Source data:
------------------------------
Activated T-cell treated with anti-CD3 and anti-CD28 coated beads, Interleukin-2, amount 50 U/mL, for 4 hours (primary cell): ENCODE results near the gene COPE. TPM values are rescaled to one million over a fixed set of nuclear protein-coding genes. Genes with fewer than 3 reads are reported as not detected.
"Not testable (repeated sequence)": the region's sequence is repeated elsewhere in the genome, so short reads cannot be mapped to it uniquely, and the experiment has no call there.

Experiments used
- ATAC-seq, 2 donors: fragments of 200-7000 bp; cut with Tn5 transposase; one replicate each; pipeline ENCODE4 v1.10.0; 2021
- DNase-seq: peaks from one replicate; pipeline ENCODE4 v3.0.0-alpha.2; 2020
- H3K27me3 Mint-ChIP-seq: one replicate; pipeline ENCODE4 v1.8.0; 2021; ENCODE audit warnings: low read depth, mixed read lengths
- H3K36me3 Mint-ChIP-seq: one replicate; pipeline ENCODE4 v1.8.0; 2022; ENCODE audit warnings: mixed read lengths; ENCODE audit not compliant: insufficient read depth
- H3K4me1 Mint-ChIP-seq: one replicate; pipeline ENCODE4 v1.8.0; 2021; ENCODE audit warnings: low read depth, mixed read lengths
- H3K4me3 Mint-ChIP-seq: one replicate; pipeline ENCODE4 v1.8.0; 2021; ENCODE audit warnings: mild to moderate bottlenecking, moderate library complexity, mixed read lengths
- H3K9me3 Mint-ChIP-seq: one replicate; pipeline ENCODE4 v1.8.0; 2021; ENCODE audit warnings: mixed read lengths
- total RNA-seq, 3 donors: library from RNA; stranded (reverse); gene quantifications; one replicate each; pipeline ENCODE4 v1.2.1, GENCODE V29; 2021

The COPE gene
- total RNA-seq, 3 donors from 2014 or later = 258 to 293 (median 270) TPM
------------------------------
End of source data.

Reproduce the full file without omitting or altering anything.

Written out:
Activated T-cell treated with anti-CD3 and anti-CD28 coated beads, Interleukin-2, amount 50 U/mL, for 4 hours (primary cell): ENCODE results near the gene COPE. TPM values are rescaled to one million over a fixed set of nuclear protein-coding genes. Genes with fewer than 3 reads are reported as not detected.
"Not testable (repeated sequence)": the region's sequence is repeated elsewhere in the genome, so short reads cannot be mapped to it uniquely, and the experiment has no call there.

Experiments used
- ATAC-seq, 2 donors: fragments of 200-7000 bp; cut with Tn5 transposase; one replicate each; pipeline ENCODE4 v1.10.0; 2021
- DNase-seq: peaks from one replicate; pipeline ENCODE4 v3.0.0-alpha.2; 2020
- H3K27me3 Mint-ChIP-seq: one replicate; pipeline ENCODE4 v1.8.0; 2021; ENCODE audit warnings: low read depth, mixed read lengths
- H3K36me3 Mint-ChIP-seq: one replicate; pipeline ENCODE4 v1.8.0; 2022; ENCODE audit warnings: mixed read lengths; ENCODE audit not compliant: insufficient read depth
- H3K4me1 Mint-ChIP-seq: one replicate; pipeline ENCODE4 v1.8.0; 2021; ENCODE audit warnings: low read depth, mixed read lengths
- H3K4me3 Mint-ChIP-seq: one replicate; pipeline ENCODE4 v1.8.0; 2021; ENCODE audit warnings: mild to moderate bottlenecking, moderate library complexity, mixed read lengths
- H3K9me3 Mint-ChIP-seq: one replicate; pipeline ENCODE4 v1.8.0; 2021; ENCODE audit warnings: mixed read lengths
- total RNA-seq, 3 donors: library from RNA; stranded (reverse); gene quantifications; one replicate each; pipeline ENCODE4 v1.2.1, GENCODE V29; 2021

The COPE gene
- total RNA-seq, 3 donors from 2014 or later = 258 to 293 (median 270) TPM